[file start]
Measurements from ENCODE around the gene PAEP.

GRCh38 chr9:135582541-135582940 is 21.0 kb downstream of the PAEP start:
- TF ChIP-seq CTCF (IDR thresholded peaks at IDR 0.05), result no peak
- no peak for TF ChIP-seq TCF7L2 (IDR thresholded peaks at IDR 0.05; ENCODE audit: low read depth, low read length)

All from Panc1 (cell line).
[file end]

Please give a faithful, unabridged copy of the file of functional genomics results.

Measurements from ENCODE around the gene PAEP.

GRCh38 chr9:135582541-135582940 is 21.0 kb downstream of the PAEP start:
- TF ChIP-seq CTCF (IDR thresholded peaks at IDR 0.05), result no peak
- no peak for TF ChIP-seq TCF7L2 (IDR thresholded peaks at IDR 0.05; ENCODE audit: low read depth, low read length)

All from Panc1 (cell line).